I would be lying if I said I never did a nude dance for a male partner who asked me for one, and I’d be pretty prudish if I insisted that any sensual activity with any reminiscence to sex work should be strictly off bounds. But I do think one must recognise that in the current climate of a culture highly sexualised by the media, the ongoing prevalence of sexual abuse against women and children, the rip-roaring trade in hard-core porn, and the violence of globalised sex trafficing, to participate in an activity that bases women’s sense of strength, power, fun and value in her sexuality is problematic. This is historically where any sense of women’s power, fun and value has always been located–and then turned into her weakness, her sin, her immorality and subhumanity.
Perhaps the lesson to take from the proliferation of pole dancing classes is that exercise with no other element of dance or creativity is deadeningly boring and shouldn’t be done. I suggest if you are interested in developing strength in a fun setting that sees you climbing poles and swinging through the air, circus–with its emphasis on costume and clowning, but also with an unfortunate element of eroticism–is a better option. The aerials in swing dancing are a good option too and in swing you get to fling yourself around an actual man who is dancing with you rather than gazing at you gyrating around a pole. However you choose to express yourself sexually, to get fit, have fun or feel empowered, remember always to question your motives (Is my sense of self-worth based on being though sexy by someone?) and remind yourself that the personal is political (What I do has an enculturated meaning that impacts upon other women and society as a whole that I cannot necessarily control, despite whatever value my activity has for me.) Once you’ve acknowledged the structural rather than purely individual complexity of your decision, you can do what you think is best, whether that be going to that pole dancing class or becoming an anti-prostitution activist.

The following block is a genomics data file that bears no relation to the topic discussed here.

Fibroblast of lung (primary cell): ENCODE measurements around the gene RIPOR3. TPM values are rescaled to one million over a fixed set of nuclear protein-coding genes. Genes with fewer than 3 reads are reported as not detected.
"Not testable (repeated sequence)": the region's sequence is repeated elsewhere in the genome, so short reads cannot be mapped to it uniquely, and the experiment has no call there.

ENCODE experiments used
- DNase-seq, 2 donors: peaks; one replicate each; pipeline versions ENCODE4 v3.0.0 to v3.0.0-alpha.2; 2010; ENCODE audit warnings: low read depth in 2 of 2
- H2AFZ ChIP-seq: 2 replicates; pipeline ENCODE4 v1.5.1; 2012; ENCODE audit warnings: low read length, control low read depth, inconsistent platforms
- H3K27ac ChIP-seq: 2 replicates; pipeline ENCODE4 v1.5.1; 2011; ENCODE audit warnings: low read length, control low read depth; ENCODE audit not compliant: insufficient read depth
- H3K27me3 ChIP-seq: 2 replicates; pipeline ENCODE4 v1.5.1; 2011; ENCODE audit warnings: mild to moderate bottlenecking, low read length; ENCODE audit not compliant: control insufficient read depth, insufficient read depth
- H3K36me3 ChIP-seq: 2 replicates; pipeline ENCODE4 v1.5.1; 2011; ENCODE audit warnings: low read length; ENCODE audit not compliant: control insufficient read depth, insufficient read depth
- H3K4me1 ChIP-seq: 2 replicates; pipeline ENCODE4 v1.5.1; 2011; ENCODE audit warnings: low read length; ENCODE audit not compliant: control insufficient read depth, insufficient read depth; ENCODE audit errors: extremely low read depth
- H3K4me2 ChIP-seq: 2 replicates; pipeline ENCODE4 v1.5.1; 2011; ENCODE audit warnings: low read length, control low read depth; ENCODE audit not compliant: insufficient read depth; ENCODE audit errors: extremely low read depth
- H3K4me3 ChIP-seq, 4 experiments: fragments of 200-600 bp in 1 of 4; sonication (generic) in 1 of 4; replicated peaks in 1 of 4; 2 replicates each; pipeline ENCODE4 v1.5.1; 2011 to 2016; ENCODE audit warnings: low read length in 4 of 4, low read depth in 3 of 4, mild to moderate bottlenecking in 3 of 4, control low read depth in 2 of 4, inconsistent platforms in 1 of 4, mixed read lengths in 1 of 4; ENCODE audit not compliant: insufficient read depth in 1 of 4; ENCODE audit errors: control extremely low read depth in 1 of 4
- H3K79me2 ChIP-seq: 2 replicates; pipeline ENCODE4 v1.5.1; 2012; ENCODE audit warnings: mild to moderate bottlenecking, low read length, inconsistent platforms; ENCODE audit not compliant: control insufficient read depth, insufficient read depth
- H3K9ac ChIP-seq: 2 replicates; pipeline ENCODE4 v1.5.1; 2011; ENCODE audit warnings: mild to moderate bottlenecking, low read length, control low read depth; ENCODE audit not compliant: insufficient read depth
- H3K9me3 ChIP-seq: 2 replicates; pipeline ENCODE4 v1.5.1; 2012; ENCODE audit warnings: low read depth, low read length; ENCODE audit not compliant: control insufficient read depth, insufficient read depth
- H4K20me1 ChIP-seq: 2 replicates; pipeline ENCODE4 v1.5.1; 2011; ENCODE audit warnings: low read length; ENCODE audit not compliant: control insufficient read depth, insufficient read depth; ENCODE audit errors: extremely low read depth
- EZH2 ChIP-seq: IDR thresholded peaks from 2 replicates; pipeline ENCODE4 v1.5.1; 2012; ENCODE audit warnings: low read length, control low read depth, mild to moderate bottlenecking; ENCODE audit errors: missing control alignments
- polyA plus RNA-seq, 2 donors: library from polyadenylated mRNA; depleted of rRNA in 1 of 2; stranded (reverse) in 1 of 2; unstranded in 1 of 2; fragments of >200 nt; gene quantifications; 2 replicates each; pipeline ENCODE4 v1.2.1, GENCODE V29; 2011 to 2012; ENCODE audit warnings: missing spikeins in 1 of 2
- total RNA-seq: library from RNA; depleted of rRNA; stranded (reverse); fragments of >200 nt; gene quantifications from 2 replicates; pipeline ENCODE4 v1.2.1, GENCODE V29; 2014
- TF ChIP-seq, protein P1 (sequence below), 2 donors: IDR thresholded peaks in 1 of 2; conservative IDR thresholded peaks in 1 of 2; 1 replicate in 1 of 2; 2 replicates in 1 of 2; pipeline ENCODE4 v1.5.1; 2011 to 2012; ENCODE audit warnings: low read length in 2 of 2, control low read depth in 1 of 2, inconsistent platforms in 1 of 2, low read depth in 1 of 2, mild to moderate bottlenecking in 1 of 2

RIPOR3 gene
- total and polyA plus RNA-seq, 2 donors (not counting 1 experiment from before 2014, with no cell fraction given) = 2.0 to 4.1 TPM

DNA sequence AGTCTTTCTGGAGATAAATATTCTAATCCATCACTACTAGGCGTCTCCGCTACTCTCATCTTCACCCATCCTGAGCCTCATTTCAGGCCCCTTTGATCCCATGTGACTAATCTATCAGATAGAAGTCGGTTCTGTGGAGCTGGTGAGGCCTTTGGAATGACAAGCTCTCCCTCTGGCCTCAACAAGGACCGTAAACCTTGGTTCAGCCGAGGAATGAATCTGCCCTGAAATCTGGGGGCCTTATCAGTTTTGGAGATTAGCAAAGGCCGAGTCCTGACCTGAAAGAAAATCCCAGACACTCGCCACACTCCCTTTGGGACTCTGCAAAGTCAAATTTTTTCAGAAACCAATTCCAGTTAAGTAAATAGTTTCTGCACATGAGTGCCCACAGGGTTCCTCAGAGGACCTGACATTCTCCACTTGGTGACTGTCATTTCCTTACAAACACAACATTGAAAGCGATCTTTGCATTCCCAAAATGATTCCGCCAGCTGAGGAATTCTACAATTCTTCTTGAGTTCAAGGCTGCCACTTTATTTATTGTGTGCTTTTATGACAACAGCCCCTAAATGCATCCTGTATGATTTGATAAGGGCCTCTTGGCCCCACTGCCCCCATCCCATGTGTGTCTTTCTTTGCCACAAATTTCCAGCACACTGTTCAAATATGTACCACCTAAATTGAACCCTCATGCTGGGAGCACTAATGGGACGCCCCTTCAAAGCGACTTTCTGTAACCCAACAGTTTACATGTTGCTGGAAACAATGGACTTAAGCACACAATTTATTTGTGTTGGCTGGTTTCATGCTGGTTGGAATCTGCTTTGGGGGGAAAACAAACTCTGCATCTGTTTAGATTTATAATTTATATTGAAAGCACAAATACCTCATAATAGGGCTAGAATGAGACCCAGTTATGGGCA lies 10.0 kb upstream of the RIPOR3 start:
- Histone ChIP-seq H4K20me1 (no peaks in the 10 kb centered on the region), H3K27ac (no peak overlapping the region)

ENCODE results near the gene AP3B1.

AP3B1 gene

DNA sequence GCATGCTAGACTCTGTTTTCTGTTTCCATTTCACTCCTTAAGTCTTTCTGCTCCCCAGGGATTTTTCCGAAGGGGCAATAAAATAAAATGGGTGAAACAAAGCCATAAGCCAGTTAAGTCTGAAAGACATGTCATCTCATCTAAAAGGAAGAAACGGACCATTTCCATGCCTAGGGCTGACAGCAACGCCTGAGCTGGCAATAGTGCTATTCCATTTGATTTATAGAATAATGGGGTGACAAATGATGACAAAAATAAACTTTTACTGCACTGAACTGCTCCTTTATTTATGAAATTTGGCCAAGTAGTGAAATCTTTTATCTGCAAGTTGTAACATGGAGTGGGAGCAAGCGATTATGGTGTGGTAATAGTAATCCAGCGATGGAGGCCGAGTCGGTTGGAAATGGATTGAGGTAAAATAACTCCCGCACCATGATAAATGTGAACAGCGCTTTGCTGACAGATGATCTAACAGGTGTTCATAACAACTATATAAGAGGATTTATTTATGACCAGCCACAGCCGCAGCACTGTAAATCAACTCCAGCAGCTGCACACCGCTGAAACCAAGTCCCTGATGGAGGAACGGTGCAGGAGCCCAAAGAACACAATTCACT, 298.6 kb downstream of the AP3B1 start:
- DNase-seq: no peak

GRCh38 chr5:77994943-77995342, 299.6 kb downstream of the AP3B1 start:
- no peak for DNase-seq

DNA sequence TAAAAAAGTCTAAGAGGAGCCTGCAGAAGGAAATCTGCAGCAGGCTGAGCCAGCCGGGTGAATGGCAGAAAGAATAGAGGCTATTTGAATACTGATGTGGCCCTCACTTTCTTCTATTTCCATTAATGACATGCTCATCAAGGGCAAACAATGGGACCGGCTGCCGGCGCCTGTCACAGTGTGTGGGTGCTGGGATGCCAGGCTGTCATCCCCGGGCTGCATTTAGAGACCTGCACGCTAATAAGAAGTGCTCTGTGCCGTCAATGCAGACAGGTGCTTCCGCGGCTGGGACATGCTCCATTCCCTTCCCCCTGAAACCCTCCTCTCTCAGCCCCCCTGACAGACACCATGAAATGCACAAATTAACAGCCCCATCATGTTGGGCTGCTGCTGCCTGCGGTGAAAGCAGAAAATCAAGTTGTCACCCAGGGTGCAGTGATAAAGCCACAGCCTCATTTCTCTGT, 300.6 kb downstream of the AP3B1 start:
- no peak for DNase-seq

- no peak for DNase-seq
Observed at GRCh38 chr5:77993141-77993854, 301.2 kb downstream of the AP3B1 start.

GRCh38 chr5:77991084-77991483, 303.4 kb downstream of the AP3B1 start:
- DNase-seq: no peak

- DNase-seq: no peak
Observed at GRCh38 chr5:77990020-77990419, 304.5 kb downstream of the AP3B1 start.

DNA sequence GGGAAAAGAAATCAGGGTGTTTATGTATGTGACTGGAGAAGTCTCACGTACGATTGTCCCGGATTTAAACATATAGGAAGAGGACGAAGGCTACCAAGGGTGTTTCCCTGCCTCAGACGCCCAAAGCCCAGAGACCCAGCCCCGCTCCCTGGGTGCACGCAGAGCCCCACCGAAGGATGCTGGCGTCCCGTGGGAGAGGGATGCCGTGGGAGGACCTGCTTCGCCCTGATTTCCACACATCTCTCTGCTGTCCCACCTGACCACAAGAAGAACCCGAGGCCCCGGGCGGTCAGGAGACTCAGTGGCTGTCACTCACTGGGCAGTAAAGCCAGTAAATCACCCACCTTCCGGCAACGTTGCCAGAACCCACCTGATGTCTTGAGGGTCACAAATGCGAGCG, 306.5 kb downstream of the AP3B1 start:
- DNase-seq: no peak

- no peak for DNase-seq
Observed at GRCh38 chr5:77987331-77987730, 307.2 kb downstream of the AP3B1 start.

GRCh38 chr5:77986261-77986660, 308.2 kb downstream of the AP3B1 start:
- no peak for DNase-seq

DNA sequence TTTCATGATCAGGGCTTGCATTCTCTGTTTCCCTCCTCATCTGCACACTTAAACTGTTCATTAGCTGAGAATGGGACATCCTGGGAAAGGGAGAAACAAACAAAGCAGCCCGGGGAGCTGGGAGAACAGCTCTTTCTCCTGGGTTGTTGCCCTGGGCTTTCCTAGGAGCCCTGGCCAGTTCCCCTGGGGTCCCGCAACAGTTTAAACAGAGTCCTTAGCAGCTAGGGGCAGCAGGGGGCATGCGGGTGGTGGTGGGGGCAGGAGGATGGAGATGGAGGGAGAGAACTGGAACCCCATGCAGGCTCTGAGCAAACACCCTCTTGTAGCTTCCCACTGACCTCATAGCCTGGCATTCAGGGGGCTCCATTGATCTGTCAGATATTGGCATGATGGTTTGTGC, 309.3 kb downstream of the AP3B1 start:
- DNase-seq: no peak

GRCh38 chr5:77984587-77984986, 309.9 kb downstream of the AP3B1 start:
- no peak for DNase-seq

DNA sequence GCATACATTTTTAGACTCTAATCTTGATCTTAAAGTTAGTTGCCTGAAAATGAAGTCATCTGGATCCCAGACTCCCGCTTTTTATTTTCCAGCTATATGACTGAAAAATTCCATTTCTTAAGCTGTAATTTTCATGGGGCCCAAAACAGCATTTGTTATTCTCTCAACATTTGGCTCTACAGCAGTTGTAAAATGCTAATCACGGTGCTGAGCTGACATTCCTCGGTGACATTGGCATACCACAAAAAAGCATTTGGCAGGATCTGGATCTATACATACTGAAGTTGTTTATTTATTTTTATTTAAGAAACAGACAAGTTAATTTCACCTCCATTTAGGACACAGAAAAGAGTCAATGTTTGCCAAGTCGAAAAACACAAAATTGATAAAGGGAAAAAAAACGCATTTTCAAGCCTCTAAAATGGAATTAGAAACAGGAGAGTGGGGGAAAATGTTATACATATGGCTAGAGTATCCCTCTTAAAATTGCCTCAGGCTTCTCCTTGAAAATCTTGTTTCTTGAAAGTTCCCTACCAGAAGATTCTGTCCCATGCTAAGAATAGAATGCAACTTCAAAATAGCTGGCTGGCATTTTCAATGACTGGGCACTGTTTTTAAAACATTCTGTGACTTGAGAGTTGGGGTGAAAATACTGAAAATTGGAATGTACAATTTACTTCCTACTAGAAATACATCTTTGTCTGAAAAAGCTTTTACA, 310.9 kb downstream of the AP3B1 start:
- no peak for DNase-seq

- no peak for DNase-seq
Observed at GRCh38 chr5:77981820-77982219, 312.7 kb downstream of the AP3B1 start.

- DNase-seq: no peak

Here is some further reading. I’d like to offer more, but there doesn’t seem to be that much that is freely available on the internet (as opposed to having to be subscribed to online journal content or reading books).